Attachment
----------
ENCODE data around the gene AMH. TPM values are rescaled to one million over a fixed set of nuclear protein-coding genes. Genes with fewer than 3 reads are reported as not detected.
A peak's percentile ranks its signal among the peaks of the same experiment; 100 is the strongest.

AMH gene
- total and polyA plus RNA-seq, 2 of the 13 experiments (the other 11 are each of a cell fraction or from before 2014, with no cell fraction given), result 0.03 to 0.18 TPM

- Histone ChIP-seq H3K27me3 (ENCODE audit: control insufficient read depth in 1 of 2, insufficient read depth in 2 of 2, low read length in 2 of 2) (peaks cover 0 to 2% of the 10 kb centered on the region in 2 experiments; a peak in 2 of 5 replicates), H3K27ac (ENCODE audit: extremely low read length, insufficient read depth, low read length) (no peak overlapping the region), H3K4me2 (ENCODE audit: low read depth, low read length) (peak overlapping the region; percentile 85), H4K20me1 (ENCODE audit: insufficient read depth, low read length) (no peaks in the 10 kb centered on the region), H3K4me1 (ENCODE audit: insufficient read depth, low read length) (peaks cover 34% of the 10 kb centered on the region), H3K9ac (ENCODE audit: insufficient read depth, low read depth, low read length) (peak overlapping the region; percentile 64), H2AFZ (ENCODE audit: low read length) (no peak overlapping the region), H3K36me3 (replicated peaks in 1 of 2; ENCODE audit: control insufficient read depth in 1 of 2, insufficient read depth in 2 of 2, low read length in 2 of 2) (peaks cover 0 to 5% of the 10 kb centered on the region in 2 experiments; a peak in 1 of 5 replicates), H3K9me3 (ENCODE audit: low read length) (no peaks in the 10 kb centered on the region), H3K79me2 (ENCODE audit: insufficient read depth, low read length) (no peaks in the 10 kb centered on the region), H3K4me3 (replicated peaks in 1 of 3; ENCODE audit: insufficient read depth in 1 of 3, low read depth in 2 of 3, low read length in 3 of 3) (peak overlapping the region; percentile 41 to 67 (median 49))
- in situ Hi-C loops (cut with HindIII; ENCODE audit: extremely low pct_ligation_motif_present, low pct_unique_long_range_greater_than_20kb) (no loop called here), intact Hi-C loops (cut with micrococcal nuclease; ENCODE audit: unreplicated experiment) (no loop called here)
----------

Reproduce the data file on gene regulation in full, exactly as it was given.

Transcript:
ENCODE data around the gene AMH. TPM values are rescaled to one million over a fixed set of nuclear protein-coding genes. Genes with fewer than 3 reads are reported as not detected.
A peak's percentile ranks its signal among the peaks of the same experiment; 100 is the strongest.

AMH gene
- total and polyA plus RNA-seq, 2 of the 13 experiments (the other 11 are each of a cell fraction or from before 2014, with no cell fraction given), result 0.03 to 0.18 TPM

- Histone ChIP-seq H3K27me3 (ENCODE audit: control insufficient read depth in 1 of 2, insufficient read depth in 2 of 2, low read length in 2 of 2) (peaks cover 0 to 2% of the 10 kb centered on the region in 2 experiments; a peak in 2 of 5 replicates), H3K27ac (ENCODE audit: extremely low read length, insufficient read depth, low read length) (no peak overlapping the region), H3K4me2 (ENCODE audit: low read depth, low read length) (peak overlapping the region; percentile 85), H4K20me1 (ENCODE audit: insufficient read depth, low read length) (no peaks in the 10 kb centered on the region), H3K4me1 (ENCODE audit: insufficient read depth, low read length) (peaks cover 34% of the 10 kb centered on the region), H3K9ac (ENCODE audit: insufficient read depth, low read depth, low read length) (peak overlapping the region; percentile 64), H2AFZ (ENCODE audit: low read length) (no peak overlapping the region), H3K36me3 (replicated peaks in 1 of 2; ENCODE audit: control insufficient read depth in 1 of 2, insufficient read depth in 2 of 2, low read length in 2 of 2) (peaks cover 0 to 5% of the 10 kb centered on the region in 2 experiments; a peak in 1 of 5 replicates), H3K9me3 (ENCODE audit: low read length) (no peaks in the 10 kb centered on the region), H3K79me2 (ENCODE audit: insufficient read depth, low read length) (no peaks in the 10 kb centered on the region), H3K4me3 (replicated peaks in 1 of 3; ENCODE audit: insufficient read depth in 1 of 3, low read depth in 2 of 3, low read length in 3 of 3) (peak overlapping the region; percentile 41 to 67 (median 49))
- in situ Hi-C loops (cut with HindIII; ENCODE audit: extremely low pct_ligation_motif_present, low pct_unique_long_range_greater_than_20kb) (no loop called here), intact Hi-C loops (cut with micrococcal nuclease; ENCODE audit: unreplicated experiment) (no loop called here)